·          US Dollar: Will a Jump in Oil Finally Cool the Rally?

·          Euro, British Pound Show Signs of Bottoming - UK GDP Provides Heavy Event Risk

·          Australian Dollar Shows Potential to Rebound, Canadian CPI Due Out On Friday

·          Japanese Yen Dominates, But Outlook Depends on Risk Appetite


US Dollar: Will a Jump in Oil Finally Cool the Rally?

The US dollar story wasn’t much different than it has been for the past few weeks, as lingering risk aversion led the currency higher. However, it seems that we’re starting to see signs of stabilization in the financial markets and perhaps even a bit of a top for the greenback. Indeed, US stock markets managed to end the day higher, led by energy and utility shares as the Organization of the Petroleum Exporting Countries (OPEC) is anticipated to cut oil production at their emergency meeting on Friday by 500,000 - 2.5 million barrel a day. This is particularly negative for the US dollar as EUR/USD holds a positive correlation with crude oil, and if we see that OPEC does indeed cut output sharply, this should drive the price of oil higher (this is why OPEC would do this, after all). Other downside risks loom for the US dollar as well, especially since fed fund futures are pricing in a 90 percent chance of a 50bp cut by the Federal Reserve next Wednesday, while a 25bp reduction is essentially guaranteed. Meanwhile, on Friday, US existing home sales will be released for the month of September. The index is actually forecasted to rise 0.8 percent to 4.95 million, but given the consistent declines in home values and tight credit conditions that likely hindered mortgage availability, there is certainly potential for existing home sales to fall negative. Overall, though, the biggest risk through the end of the week for the US dollar, and perhaps the financial markets in general, will be oil. My bias for the US dollar on Friday: bearish.


Related Articles: Euro Dollar Positioning Flips to Net Short, OPEC Meeting Outlook


Euro, British Pound Show Signs of Bottoming - UK GDP Provides Heavy Event Risk

The euro and the British pound both slumped on Thursday, as the former nearly hit a fresh 2-year low against the dollar while the latter hit the lowest in 5 years. As usual, economic data from the Euro-zone and UK was disappointing, which only served to raise speculation that GDP data is sure to confirm that the regions are experiencing a recession. In the Euro-zone, the current account deficit widened to 8.4 billion euros, the worst reading since December 2000, as the global slowdown leads demand for European exports to wane. In the UK, retail sales fell 0.4 percent in September as rising unemployment and fears of recession weighed on consumer sentiment. Likewise, the annual rate of sales growth slowed to 1.8 percent, the lowest since February 2006. On the other hand the number of mortgage approvals in the UK, as measured by the British Bankers Association (BBA), surprisingly rose to a 4-month high of 23,422. These indicators suggest that the UK economic picture appears a bit cloudy, but the release of Q3 GDP on Friday morning should help clear things up. Indeed, GDP is forecasted to have slipped 0.2 percent during Q3, while the annual rate is anticipated to slow to a more than 16-year low of 0.5 percent from 1.5 percent. While I’m inclined to believe that both EUR/USD and GBP/USD have hit short-term bottoms, weaker than expected UK GDP readings could easily drive Cable lower on Friday.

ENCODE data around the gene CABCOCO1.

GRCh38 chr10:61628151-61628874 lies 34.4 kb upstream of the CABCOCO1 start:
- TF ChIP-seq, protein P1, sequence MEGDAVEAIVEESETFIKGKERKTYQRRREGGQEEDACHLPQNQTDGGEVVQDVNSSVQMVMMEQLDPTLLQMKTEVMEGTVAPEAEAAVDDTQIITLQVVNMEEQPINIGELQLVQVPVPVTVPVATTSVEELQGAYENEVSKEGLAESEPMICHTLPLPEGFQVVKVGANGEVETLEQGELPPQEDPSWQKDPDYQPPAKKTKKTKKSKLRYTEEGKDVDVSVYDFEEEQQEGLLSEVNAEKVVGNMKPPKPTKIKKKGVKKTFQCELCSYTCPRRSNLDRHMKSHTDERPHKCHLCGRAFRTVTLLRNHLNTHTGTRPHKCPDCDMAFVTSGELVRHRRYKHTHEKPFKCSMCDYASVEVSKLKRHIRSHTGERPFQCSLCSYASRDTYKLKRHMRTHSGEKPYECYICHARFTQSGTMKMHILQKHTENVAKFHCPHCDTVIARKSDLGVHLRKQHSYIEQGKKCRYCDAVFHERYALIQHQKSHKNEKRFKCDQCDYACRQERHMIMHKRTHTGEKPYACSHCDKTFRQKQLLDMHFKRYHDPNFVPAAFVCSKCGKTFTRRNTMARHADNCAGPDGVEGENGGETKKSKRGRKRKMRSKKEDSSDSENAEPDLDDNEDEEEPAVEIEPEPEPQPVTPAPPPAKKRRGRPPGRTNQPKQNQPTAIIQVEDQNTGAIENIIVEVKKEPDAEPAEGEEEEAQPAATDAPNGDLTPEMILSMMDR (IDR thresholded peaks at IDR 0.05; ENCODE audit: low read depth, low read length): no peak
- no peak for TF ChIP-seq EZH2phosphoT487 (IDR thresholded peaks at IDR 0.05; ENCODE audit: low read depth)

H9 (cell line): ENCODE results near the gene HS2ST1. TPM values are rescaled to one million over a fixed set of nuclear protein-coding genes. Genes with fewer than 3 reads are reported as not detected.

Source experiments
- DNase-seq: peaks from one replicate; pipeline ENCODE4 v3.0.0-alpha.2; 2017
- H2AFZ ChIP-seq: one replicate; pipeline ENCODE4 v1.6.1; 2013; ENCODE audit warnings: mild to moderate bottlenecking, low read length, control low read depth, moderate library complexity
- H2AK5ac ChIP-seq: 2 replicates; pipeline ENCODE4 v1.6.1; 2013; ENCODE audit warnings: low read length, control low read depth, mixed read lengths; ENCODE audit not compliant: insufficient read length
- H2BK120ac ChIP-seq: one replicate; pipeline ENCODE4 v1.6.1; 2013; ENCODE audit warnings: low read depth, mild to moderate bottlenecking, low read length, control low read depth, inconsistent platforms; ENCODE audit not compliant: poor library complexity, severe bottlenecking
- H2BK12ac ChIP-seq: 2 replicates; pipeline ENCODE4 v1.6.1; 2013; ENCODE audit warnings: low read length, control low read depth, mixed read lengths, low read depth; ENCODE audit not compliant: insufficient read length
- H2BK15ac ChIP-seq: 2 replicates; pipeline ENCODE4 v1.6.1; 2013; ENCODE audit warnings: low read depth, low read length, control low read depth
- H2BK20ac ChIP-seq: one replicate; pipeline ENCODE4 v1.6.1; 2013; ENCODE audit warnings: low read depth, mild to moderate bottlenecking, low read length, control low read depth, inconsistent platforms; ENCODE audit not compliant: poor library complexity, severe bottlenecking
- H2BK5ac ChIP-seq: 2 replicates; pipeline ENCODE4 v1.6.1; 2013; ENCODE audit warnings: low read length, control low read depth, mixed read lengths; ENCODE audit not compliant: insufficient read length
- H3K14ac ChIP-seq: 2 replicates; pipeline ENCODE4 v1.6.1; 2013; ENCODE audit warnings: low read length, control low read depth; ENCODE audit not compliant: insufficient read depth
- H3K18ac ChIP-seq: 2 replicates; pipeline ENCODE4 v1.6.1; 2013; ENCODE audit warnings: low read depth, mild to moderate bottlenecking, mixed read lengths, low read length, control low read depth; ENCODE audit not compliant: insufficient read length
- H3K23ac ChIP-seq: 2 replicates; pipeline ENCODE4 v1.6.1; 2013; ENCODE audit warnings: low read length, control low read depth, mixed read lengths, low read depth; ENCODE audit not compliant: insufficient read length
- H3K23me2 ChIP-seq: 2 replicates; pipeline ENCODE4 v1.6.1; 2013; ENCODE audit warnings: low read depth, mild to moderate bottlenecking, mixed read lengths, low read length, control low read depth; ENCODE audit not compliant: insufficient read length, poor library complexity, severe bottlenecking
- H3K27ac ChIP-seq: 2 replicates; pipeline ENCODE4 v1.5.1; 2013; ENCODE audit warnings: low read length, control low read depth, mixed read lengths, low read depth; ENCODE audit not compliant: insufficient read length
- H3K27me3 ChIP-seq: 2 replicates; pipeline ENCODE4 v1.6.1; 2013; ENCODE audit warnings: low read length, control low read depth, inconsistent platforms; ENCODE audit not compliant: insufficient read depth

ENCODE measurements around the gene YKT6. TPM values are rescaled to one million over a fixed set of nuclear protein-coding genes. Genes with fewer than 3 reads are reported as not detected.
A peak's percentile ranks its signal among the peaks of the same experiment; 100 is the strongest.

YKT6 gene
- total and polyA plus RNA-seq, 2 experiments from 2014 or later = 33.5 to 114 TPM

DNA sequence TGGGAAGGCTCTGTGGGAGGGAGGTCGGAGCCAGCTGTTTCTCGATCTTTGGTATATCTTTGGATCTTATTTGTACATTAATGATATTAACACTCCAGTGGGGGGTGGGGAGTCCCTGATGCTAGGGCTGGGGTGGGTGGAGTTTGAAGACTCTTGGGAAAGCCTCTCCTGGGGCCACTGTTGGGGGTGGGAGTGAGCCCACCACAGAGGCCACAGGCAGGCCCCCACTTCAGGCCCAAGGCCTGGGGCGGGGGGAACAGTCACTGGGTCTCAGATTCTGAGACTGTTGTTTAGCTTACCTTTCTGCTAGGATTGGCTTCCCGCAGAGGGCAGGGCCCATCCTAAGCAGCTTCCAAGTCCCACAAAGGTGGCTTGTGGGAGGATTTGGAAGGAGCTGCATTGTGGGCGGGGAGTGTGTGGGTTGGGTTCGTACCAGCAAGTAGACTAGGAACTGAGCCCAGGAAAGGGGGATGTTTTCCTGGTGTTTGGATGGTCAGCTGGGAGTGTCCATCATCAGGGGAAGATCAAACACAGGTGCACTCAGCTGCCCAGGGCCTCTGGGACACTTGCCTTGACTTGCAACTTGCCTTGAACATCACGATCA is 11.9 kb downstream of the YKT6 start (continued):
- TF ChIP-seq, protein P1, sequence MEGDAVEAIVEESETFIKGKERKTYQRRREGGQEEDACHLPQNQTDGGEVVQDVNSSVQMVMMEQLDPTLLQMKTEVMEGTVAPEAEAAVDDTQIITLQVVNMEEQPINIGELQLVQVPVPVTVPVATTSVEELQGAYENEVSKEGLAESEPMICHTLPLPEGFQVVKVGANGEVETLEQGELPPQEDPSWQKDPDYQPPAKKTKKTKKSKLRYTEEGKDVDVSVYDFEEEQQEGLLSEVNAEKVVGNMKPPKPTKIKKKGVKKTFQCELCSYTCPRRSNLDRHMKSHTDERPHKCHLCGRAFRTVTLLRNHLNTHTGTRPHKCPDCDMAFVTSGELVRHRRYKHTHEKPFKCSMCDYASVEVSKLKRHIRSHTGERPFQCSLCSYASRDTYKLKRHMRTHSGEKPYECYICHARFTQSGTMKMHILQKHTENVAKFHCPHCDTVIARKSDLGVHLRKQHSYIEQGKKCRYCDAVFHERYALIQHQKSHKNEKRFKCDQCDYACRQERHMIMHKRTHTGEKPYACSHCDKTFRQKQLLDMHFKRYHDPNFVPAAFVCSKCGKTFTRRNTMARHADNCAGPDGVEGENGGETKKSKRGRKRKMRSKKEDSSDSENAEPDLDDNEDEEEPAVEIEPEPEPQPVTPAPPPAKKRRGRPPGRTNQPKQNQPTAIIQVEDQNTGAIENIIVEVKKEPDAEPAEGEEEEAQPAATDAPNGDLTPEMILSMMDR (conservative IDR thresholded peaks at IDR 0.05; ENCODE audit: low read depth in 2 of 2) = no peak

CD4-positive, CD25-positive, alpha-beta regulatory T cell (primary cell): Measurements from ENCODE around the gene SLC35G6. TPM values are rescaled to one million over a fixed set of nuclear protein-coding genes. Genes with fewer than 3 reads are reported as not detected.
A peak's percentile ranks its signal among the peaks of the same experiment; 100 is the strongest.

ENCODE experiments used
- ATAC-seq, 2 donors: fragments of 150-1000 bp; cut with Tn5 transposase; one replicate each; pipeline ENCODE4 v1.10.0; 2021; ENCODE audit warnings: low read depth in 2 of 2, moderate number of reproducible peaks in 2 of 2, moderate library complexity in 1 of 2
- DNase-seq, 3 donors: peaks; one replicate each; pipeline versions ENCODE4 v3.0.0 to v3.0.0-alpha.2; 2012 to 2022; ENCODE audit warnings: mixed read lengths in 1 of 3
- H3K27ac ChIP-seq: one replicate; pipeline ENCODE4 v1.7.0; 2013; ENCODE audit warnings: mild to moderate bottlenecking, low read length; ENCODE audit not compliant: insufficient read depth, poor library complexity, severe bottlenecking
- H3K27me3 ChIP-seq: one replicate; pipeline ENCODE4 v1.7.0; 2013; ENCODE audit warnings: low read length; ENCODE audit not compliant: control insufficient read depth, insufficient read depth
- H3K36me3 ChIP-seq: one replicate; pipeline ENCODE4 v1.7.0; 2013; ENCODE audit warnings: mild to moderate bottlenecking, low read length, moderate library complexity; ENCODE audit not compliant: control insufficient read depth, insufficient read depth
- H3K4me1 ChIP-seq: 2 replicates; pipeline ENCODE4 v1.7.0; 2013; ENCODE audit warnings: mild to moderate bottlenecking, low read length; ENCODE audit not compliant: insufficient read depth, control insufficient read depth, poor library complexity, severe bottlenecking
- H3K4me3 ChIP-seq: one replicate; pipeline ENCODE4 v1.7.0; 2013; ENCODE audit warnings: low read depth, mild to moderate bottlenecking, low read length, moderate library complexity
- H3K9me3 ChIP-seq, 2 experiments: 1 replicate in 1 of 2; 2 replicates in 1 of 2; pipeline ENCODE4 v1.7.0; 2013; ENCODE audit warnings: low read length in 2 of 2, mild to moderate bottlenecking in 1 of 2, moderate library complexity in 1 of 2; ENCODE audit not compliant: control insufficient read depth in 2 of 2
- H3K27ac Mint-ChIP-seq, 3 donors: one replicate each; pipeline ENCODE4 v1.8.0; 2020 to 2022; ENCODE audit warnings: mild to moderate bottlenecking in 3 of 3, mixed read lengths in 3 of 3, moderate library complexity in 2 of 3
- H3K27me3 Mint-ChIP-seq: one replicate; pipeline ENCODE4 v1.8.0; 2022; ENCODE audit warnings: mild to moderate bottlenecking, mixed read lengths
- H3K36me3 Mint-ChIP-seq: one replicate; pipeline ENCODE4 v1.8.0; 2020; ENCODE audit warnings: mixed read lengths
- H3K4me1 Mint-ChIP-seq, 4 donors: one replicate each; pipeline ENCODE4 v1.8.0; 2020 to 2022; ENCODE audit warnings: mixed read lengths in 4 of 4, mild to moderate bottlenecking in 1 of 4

Australian Dollar Shows Potential to Rebound, Canadian CPI Due Out On Friday

Commodity dollars like the Canadian dollar, Australian dollar, and New Zealand dollar remained weak for most of the day, but an end-of-the-day rally in the US stock markets triggered major demand for carry trades. In fact, in less than two hours, these currencies all jumped around 200 points versus the greenback. It remains to be seen if they can continue the rally overnight, but with the Organization of the Petroleum Exporting Countries (OPEC) scheduled to meet on Friday, it seems likely. Indeed, OPEC is estimated to cut output from between 500,000 barrels a day to 2.5 million, according to a report in the Financial Times. Such a move would likely lead crude oil and other commodities to bounce, and given the correlation between the Reuters/Jeffries CRB Commodities Index and AUD/USD, the entire commodity block has potential to rise. There’s also another piece of event risk to keep in mind, though, as Canadian CPI numbers will hit the wires at 7:00 ET on Friday. They are anticipated to show that inflation pressures are easing in Canada, which would be bearish for the Loonie especially since the Bank of Canada has suggested they will continue cutting rates following their 25bp cut on Tuesday. However, if CPI proves to be surprisingly strong, the Canadian dollar could gain. My bias for the commodity dollars on Friday: bullish.


Related Articles: Australian Dollar Forecast - Why the Emergency OPEC Meeting Could Help Boost AUD/USD, NZD Gains Despite Record 100bp Cut by the RBNZ to 6.50%


Japanese Yen Dominates, But Outlook Depends on Risk Appetite

The Japanese yen was easily the strongest currency in the markets early on Thursday, as a lingering risk aversion and a surge in volatility (as measured by the VIX Index) led to broad selloffs in the equity and commodity markets. However, by the end of the day we saw that more common risk trends were in play, as a sharp end-of-day rally in the stock markets coincided with a drop in gold (a safe-haven asset), a rise in oil (a risky asset), and a pullback in the Japanese yen crosses (risky assets). While the odds remain in favor of Japanese yen strength, the outlook for the low-yielder truly depends on the stock markets as the correlation between pairs like USD/JPY and EUR/JPY and the DJIA remains high.


Related Article: Yen Crosses into Short Term Lows?


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